But then you had said earlier that you were not keen on playing the one-dayers. Why did you change your mind?
I did say that because when you play so much of cricket your efficiency comes down to some extent and then my performance was not all that great. So it crossed my mind that taking a break from international cricket would be a good thing. It is true that I did mention these things to Kapil (Dev) and nothing was concrete really. It just crossed my mind. I did not have to take any decision.
How do you feel in the company of so many youngsters around? Do you feel threatened?
It is not a question of being threatened at all. I think challenge would be the right word. It is challenging no doubt. You can always do well if you have three to four good fast bowlers in the side, taking turns to play. We should have the rotation system, especially for the fast bowlers. If you see the amount of cricket we play it would be humanly impossible for anybody to physically take the exertion of fast bowling. It is really tough. I always feel it would be great to have a few good fast bowlers performing at the international level consistently. That gives enough opportunity to everybody to play the game with optimum fitness and good mind and body.
It is being said that suddenly you have become a crafty bowler. Would you agree?
I have been doing it (slower one and yorkers) from the Australian series (1999-2000). It (the craft) is more pronounced now I think. Over a period of time you develop this art by playing more and more. But I have missed a few series. Play two and miss one. No time for me to really develop. Once you play regularly you tend to learn and improve. I missed lot of cricket in the past five years. I had this shoulder injury which kept me out for almost a year or so. Then I injured my ribs and I went out for six months. When you come back it all starts from scratch. I think the past one and half years have been tough but then the injuries have not hampered my bowling. That was a good thing really. The earlier breaks were a boon in hindsight. There was scope for me to experiment and latch on to the tricks and become more confident in using the newly-learnt stuff.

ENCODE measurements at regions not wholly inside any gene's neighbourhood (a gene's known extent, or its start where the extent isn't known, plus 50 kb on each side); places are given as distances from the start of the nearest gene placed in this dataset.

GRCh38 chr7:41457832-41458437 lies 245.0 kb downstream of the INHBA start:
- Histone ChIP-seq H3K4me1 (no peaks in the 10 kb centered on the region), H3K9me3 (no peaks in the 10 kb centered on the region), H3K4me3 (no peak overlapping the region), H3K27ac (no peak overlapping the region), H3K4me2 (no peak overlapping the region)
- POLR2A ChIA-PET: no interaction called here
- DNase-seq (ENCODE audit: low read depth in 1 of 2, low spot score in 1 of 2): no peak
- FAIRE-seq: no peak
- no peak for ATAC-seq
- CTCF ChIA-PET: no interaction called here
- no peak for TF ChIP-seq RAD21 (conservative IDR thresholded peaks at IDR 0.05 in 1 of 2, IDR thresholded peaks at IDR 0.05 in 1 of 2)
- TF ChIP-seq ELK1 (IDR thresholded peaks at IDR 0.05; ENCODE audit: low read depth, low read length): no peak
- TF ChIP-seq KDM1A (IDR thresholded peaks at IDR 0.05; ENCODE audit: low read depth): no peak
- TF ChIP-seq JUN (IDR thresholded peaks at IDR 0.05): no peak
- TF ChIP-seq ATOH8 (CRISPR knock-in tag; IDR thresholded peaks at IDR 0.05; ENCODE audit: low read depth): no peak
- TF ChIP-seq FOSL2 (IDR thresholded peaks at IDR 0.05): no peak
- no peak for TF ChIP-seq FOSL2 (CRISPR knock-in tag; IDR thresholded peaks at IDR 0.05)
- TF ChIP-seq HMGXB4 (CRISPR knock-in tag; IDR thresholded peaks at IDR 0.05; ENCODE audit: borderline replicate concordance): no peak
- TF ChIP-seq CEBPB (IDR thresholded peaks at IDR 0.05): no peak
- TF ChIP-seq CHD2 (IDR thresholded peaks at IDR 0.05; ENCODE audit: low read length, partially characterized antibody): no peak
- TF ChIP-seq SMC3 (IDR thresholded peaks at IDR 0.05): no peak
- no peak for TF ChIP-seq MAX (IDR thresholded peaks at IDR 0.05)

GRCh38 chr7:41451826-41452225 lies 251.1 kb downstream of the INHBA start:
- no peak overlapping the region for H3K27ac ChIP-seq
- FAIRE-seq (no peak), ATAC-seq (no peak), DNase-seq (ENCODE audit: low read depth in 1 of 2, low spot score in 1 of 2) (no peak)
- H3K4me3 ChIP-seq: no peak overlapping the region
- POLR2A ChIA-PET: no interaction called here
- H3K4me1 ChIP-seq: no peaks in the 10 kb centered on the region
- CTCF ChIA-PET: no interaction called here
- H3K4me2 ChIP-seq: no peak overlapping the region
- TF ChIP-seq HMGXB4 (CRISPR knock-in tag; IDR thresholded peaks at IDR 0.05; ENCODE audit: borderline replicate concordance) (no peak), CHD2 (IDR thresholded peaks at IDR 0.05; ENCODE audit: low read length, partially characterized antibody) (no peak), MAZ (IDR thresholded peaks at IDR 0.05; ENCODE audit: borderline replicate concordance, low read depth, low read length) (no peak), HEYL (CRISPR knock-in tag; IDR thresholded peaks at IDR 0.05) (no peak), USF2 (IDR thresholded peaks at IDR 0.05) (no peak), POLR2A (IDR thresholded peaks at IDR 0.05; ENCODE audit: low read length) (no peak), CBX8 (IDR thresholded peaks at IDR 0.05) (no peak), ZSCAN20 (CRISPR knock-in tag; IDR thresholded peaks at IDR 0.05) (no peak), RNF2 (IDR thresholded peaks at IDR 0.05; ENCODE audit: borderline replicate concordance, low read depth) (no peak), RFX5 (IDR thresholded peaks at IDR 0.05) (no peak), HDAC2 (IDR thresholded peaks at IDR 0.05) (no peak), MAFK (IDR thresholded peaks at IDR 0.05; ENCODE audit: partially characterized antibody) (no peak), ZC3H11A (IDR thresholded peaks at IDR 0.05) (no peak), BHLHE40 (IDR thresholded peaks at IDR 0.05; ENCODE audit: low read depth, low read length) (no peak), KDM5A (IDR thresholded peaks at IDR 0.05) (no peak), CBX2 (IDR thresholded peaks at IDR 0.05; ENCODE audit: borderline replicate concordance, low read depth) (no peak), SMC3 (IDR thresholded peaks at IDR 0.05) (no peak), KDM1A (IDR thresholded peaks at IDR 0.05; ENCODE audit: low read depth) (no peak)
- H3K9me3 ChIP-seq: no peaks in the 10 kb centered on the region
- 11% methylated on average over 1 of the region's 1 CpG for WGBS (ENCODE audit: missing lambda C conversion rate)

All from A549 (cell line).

Why have we struggled to produce genuine fast bowlers? Not one genuine quickie?
The youngsters down the line should realise that the more they play the better they become. Playing more is basically bowling in the match. If you need to stay at the international level you need to be good. Be the best in the country. These are things which will make you learn. When you are at the top you need to bowl better everyday. People get used to you, so you need to change and experiment, vary your length, bring in more innovations in your bowling. If you are at the international level for three years then you obviously grow. The disappointing fact is that the fast bowlers have come and got dropped again and again. When you are dropped or injured the feeling is the same. You miss action. When you return to the team it is like starting from scratch. The confidence is missing and you are worried about your place in the team.
How to go about things then?
Make sure the young fast bowler is not dropped repeatedly. Make sure he maintains his fitness so that he is never injured. This thinking is very important.
How do you look at the current crop?
Nehra, Zaheer, Yohannan, Balaji are very good. Some are good in one-dayers and some are good in both versions. The only thing is that they need to play more. In India, only two fast bowlers get to play and the third is denied. The third bowler is very important in cricket. If one of the two breaksdown, the third bowler comes but being rusty he finds it difficult to get the right line and length, especially in the sub-continent. They should get equal opportunities and we should have four to five bowlers in the wings to take over. It makes those playing in the eleven remain focussed on their performance and we would have the replacements ready.
Would you like to say something about the state of pitches in India?
I don't think anything can be done to the pitches in India. That's the saddest part. Maybe the weather conditions are responsible for it. The soil could be another reason. It doesn't mean that the bowlers should lose hope. We have to work hard. Reverse swing is the art we need to learn. We need to play lot of domestic cricket to understand the intricacies of fast bowling.